Justus quidem tu es, Domine, si disputem tecum: verumtamen
justa loquar ad te: Quare via impiorum prosperatur? &c.
Thou are indeed just, Lord, if I contend
With thee; but, sir, so what I plead is just.
Why do sinners' ways prosper? and why must
Disappointment all I endeavour end?
Wert thou my enemy, O thou my friend,
How wouldst thou worse, I wonder, than thou dost
Defeat, thwart me? Oh, the sots and thralls of lust
Do in spare hours more thrive than I that spend,
Sir, life upon thy cause. See, banks and brakes
Now, leavèd how thick! lacèd they are again
With fretty chervil, look, and fresh wind shakes
Them; birds build--but not I build; no, but strain,
Time's eunuch, and breed not one work that wakes.
Mine, O thou lord of life, send my roots rain.
Father Gerard Manley Hopkins, S.J. (1844-1889)
Sometimes when I am feeling cheated by life, I reflect that I have a roof over my head, the ingredients of dinner in the fridge and a husband safely toiling away at a job he enjoys. This sets me apart from millions of impoverished widows and wives whose husbands are prisoners, on active military service, in dangerous work, in work they hate, or unemployed. I am not the worst woman alive; I am certainly not the best woman alive. And meanwhile innocent Christian Syrian and Iraqi girls, most of whom are probably my moral betters, who love and trust God and venerate the Blessed Mother, have been raped by wicked strangers who may or may not have also killed their families.
So really I cannot complain to God on my own behalf. All I can do is thank Him for His mercy to me and for His blessings I have certainly not merited and that He will extend His mercy to other Christian women, especially those suffering in the Middle East.
Someone once asked me if I thought he or she was being punished by God for his or her sins. I thought carefully about how I should answer that, for the someone was very intelligent, loathed sentimentality and was feeling miserable. "Oh no, Such-and-such, God LOVES us," though true, was not going to cut it. So instead I said something like, "It could be that your suffering now is God's mercy. We both believe in Purgatory; we both believe we can choose to do penance for our sins now or later. Maybe bearing suffering now as penance is better than doing penance later."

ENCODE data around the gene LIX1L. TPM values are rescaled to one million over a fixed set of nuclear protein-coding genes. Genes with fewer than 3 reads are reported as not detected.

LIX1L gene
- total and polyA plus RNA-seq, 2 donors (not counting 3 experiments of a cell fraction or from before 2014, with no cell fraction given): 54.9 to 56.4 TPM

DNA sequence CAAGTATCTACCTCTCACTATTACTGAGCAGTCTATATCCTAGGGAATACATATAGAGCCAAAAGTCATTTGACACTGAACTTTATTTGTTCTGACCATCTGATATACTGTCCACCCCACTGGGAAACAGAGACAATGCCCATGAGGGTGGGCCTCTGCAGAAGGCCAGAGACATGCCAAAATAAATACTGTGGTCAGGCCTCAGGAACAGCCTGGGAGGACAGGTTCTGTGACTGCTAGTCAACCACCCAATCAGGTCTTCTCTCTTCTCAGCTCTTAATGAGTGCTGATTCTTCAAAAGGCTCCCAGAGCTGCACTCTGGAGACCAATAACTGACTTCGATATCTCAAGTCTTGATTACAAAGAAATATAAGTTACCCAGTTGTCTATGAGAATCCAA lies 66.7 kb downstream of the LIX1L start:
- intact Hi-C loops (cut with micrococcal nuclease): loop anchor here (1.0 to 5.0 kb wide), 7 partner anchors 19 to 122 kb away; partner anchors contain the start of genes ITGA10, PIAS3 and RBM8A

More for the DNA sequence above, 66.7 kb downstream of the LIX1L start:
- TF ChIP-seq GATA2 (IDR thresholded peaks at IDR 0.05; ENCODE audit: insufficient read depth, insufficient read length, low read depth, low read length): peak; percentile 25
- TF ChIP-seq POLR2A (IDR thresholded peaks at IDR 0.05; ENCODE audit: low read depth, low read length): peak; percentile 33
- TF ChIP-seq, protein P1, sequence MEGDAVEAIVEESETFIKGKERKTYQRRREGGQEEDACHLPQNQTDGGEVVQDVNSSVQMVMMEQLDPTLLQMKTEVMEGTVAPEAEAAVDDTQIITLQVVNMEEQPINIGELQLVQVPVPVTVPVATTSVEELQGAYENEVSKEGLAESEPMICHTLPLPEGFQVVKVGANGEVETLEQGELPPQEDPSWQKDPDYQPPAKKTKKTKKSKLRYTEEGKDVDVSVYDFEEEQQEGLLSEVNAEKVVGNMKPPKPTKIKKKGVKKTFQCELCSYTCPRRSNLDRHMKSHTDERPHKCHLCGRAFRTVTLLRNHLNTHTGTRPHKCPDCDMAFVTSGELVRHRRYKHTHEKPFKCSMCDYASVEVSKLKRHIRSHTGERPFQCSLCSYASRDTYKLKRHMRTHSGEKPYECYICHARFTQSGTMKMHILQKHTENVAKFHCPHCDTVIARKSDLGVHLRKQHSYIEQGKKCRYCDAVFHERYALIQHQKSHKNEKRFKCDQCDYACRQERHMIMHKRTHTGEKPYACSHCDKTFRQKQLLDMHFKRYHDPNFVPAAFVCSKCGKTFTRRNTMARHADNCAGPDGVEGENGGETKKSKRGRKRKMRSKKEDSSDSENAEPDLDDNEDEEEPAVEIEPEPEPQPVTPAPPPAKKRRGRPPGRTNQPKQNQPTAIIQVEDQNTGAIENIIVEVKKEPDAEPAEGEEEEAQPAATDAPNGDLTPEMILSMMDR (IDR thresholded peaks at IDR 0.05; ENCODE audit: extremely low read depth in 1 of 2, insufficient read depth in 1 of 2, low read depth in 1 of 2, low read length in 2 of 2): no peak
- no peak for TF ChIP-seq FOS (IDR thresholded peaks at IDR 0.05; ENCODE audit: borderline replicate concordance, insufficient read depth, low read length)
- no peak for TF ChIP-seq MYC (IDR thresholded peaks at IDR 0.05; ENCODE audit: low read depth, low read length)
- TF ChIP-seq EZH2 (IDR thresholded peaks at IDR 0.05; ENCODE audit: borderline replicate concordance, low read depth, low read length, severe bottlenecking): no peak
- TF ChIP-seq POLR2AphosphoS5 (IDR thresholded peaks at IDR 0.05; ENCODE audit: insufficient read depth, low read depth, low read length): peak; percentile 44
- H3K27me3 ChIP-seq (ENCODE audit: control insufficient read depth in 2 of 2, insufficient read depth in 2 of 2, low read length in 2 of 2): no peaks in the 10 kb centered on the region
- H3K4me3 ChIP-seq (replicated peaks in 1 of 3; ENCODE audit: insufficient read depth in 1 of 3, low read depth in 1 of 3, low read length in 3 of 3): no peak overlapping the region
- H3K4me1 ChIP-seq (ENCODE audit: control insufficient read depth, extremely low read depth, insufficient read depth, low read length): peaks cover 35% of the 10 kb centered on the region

Father Gerard Manley Hopkins suffered a lot. I direct you to his life story. He suffered from psychological and physical illnesses. He struggled with sexual temptation with great honesty. Blessed John Henry Newman, whom he greatly admired, did not admit him to the Oratory. He joined the Jesuits, and the Jesuits didn't much appreciate him. A patriotic Englishman, he was sent to teach in Ireland, where he felt in conflict with his patriotically Irish brethren. He wanted time and energy to do great scholarly work; he often felt like a failure. His siblings lived into their eighties and nineties; he contracted typhoid and died at the age of 45. The Jesuits burned most of his papers. A hundred years later a work party of Jesuit scholastics contemplated his gravestone, where his name was only one of a number, and their solemn silence was broken by a comedian among them who said, "Yah, [expletive deleted], get in line." They all laughed merrily. Tall poppies have a tough time in the S.J. to this day, it seems.
Father Hopkins was also the last great English poet of the nineteenth century, or the first great poet of the twentieth century. Perhaps both. He had no idea that anyone would ever think so; the Jesuits thought his poems were crazy. However, the poems show a brilliant, inventive, blessed mind. They are shot through with evidence that Father Hopkins could see things in nature that very few others can see--or could see, before Father Hopkins pointed them out. He also could hear things in the English language that others did not have the capacity to hear before Father Hopkins invented the rhythms that displayed them. He could really see, he could really hear, and this meant seeing and hearing acutely not only what was good but what was bad.
Generations have trod, have trod, have trod;
And all is seared with trade; bleared, smeared with toil;
And wear's man's smugde and shares man's smell: the soil
Is bare now, nor can foot feel, being shod.
Forty-five years of the agony and ecstasy of being a deeply devout, often tempted, unusually sensitive visionary, who felt humiliated by the religious order he had pledged his life to, and then mortal illness in a foreign country where Englishmen were despised.
"I am so happy, so happy," said Father Hopkins and died in obscurity.
One hundred and twenty-five years later, how is he doing? I don't know. I hope he is in Heaven. He may very well be. He might be in Purgatory. I very much doubt he is in Hell. I would not be surprised at all to discover that he is in Heaven already. In life, he really loved God.